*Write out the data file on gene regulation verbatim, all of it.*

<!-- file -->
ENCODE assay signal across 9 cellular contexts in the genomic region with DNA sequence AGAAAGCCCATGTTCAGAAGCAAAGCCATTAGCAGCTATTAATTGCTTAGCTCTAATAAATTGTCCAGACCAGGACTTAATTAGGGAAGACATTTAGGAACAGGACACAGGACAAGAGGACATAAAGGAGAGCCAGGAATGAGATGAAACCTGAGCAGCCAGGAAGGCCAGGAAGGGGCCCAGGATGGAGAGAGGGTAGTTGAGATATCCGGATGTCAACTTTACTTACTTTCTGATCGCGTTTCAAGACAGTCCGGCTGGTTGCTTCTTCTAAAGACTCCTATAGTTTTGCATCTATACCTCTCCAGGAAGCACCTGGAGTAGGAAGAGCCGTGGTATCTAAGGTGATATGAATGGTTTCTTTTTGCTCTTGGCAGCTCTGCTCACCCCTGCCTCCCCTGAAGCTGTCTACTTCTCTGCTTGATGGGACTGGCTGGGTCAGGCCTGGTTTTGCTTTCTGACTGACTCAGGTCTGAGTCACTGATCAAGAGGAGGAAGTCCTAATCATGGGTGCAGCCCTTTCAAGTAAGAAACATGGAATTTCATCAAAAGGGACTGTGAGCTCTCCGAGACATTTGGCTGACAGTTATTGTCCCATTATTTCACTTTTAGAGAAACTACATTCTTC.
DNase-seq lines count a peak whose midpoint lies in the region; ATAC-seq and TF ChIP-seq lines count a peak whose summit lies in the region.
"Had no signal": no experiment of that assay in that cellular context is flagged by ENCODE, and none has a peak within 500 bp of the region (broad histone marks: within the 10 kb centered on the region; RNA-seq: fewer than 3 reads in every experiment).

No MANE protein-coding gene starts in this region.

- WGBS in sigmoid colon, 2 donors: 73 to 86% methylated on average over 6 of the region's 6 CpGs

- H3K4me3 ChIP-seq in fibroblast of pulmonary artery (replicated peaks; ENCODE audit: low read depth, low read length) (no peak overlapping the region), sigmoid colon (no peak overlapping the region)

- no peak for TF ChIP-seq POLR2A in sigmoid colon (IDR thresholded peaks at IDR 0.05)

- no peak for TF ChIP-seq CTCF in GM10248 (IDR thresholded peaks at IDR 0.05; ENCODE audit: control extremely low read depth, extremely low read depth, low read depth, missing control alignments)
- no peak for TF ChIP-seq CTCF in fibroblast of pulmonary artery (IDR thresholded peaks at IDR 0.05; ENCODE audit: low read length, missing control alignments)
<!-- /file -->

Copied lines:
ENCODE assay signal across 9 cellular contexts in the genomic region with DNA sequence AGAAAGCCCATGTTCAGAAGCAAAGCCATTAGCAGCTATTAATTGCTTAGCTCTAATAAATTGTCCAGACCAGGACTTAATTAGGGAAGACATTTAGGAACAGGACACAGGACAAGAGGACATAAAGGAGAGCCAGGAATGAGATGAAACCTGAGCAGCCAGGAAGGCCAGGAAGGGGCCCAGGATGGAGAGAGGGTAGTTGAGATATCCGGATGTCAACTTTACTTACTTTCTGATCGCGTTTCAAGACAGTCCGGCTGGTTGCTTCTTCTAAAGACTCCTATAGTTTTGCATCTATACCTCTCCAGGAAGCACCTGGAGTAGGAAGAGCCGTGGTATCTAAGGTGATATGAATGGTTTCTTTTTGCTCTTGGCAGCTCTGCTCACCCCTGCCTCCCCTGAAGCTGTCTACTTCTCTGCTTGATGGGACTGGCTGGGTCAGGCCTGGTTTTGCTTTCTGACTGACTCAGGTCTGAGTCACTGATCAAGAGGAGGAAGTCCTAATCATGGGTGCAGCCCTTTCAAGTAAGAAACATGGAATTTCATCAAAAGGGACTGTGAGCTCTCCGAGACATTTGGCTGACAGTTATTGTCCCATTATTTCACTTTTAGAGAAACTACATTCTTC.
DNase-seq lines count a peak whose midpoint lies in the region; ATAC-seq and TF ChIP-seq lines count a peak whose summit lies in the region.
"Had no signal": no experiment of that assay in that cellular context is flagged by ENCODE, and none has a peak within 500 bp of the region (broad histone marks: within the 10 kb centered on the region; RNA-seq: fewer than 3 reads in every experiment).

No MANE protein-coding gene starts in this region.

- WGBS in sigmoid colon, 2 donors: 73 to 86% methylated on average over 6 of the region's 6 CpGs

- H3K4me3 ChIP-seq in fibroblast of pulmonary artery (replicated peaks; ENCODE audit: low read depth, low read length) (no peak overlapping the region), sigmoid colon (no peak overlapping the region)

- no peak for TF ChIP-seq POLR2A in sigmoid colon (IDR thresholded peaks at IDR 0.05)

- no peak for TF ChIP-seq CTCF in GM10248 (IDR thresholded peaks at IDR 0.05; ENCODE audit: control extremely low read depth, extremely low read depth, low read depth, missing control alignments)
- no peak for TF ChIP-seq CTCF in fibroblast of pulmonary artery (IDR thresholded peaks at IDR 0.05; ENCODE audit: low read length, missing control alignments)